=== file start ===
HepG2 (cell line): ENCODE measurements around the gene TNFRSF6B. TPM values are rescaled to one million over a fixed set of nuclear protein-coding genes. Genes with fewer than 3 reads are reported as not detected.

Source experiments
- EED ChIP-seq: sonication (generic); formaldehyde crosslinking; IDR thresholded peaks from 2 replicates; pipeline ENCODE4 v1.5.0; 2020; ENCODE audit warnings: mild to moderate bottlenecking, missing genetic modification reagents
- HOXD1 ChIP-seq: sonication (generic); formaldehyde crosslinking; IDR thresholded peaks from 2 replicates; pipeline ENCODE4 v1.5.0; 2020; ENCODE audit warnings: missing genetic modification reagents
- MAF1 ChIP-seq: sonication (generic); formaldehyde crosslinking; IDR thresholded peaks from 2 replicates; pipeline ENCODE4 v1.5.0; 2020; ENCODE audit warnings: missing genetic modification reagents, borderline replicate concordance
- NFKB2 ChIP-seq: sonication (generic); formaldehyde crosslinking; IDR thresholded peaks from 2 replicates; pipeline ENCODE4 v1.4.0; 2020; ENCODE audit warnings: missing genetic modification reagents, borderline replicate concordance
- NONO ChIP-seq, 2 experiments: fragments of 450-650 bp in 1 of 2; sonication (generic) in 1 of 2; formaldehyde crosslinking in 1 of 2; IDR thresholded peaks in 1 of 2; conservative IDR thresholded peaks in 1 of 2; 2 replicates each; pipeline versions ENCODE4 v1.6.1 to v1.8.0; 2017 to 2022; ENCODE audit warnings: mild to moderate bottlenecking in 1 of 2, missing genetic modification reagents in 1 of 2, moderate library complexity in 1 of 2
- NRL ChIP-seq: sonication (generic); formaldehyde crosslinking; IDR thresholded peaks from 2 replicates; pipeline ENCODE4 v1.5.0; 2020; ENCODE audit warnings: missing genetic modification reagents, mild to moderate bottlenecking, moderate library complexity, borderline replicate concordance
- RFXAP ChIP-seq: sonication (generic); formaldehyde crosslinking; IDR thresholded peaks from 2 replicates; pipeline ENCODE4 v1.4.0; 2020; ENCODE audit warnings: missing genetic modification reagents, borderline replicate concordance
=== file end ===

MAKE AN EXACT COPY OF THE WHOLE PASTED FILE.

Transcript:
HepG2 (cell line): ENCODE measurements around the gene TNFRSF6B. TPM values are rescaled to one million over a fixed set of nuclear protein-coding genes. Genes with fewer than 3 reads are reported as not detected.

Source experiments
- EED ChIP-seq: sonication (generic); formaldehyde crosslinking; IDR thresholded peaks from 2 replicates; pipeline ENCODE4 v1.5.0; 2020; ENCODE audit warnings: mild to moderate bottlenecking, missing genetic modification reagents
- HOXD1 ChIP-seq: sonication (generic); formaldehyde crosslinking; IDR thresholded peaks from 2 replicates; pipeline ENCODE4 v1.5.0; 2020; ENCODE audit warnings: missing genetic modification reagents
- MAF1 ChIP-seq: sonication (generic); formaldehyde crosslinking; IDR thresholded peaks from 2 replicates; pipeline ENCODE4 v1.5.0; 2020; ENCODE audit warnings: missing genetic modification reagents, borderline replicate concordance
- NFKB2 ChIP-seq: sonication (generic); formaldehyde crosslinking; IDR thresholded peaks from 2 replicates; pipeline ENCODE4 v1.4.0; 2020; ENCODE audit warnings: missing genetic modification reagents, borderline replicate concordance
- NONO ChIP-seq, 2 experiments: fragments of 450-650 bp in 1 of 2; sonication (generic) in 1 of 2; formaldehyde crosslinking in 1 of 2; IDR thresholded peaks in 1 of 2; conservative IDR thresholded peaks in 1 of 2; 2 replicates each; pipeline versions ENCODE4 v1.6.1 to v1.8.0; 2017 to 2022; ENCODE audit warnings: mild to moderate bottlenecking in 1 of 2, missing genetic modification reagents in 1 of 2, moderate library complexity in 1 of 2
- NRL ChIP-seq: sonication (generic); formaldehyde crosslinking; IDR thresholded peaks from 2 replicates; pipeline ENCODE4 v1.5.0; 2020; ENCODE audit warnings: missing genetic modification reagents, mild to moderate bottlenecking, moderate library complexity, borderline replicate concordance
- RFXAP ChIP-seq: sonication (generic); formaldehyde crosslinking; IDR thresholded peaks from 2 replicates; pipeline ENCODE4 v1.4.0; 2020; ENCODE audit warnings: missing genetic modification reagents, borderline replicate concordance